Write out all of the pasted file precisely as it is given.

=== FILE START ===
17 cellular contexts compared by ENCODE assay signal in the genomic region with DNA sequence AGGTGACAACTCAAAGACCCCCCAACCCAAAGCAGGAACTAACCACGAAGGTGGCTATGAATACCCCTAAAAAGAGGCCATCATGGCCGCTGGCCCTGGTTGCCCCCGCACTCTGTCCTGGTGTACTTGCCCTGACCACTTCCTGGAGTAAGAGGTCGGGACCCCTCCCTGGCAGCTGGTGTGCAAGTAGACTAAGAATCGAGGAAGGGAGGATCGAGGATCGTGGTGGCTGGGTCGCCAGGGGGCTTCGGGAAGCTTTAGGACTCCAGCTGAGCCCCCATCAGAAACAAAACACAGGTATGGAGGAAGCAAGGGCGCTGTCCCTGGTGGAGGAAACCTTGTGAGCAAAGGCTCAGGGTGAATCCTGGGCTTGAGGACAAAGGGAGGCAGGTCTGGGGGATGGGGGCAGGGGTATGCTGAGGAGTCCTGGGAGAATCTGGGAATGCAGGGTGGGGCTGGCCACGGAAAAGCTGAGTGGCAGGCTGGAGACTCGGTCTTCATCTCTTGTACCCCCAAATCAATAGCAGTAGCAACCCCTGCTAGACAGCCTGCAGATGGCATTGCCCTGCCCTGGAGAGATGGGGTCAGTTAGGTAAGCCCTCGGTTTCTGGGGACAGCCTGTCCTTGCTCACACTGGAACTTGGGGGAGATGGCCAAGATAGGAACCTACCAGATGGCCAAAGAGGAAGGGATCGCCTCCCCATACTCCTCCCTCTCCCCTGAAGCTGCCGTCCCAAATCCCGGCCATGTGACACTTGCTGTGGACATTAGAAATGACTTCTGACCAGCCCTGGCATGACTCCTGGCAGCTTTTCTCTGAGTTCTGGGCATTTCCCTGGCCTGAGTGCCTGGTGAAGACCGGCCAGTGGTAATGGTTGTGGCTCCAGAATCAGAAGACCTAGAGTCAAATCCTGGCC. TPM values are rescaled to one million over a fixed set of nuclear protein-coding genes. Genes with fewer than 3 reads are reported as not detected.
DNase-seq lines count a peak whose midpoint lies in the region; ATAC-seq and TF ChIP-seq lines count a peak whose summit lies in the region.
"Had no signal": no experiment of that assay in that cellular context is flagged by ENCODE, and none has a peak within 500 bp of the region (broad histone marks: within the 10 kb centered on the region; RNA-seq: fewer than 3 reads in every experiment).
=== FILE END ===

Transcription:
17 cellular contexts compared by ENCODE assay signal in the genomic region with DNA sequence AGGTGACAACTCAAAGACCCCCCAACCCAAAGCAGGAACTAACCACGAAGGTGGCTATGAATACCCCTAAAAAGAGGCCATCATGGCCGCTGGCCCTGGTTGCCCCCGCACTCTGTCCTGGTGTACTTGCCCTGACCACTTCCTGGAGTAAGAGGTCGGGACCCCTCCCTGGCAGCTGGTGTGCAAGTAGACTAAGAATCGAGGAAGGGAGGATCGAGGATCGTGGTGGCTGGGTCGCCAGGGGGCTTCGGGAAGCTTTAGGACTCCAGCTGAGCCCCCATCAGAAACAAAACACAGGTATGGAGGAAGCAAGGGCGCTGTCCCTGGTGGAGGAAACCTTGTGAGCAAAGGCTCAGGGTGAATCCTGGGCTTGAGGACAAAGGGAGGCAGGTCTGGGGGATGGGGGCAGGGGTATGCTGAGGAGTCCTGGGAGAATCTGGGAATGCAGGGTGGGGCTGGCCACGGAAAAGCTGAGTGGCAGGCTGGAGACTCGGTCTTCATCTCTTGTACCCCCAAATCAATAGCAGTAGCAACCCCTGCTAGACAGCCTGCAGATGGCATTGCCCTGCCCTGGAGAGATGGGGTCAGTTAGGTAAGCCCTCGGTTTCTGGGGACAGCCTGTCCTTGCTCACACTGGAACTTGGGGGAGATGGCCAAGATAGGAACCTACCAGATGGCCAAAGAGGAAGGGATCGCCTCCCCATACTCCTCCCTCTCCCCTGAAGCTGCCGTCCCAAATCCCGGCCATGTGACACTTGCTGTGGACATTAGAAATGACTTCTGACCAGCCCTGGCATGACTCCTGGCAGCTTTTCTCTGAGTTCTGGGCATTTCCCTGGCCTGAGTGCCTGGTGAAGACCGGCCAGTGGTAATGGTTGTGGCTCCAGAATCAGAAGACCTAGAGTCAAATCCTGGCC. TPM values are rescaled to one million over a fixed set of nuclear protein-coding genes. Genes with fewer than 3 reads are reported as not detected.
DNase-seq lines count a peak whose midpoint lies in the region; ATAC-seq and TF ChIP-seq lines count a peak whose summit lies in the region.
"Had no signal": no experiment of that assay in that cellular context is flagged by ENCODE, and none has a peak within 500 bp of the region (broad histone marks: within the 10 kb centered on the region; RNA-seq: fewer than 3 reads in every experiment).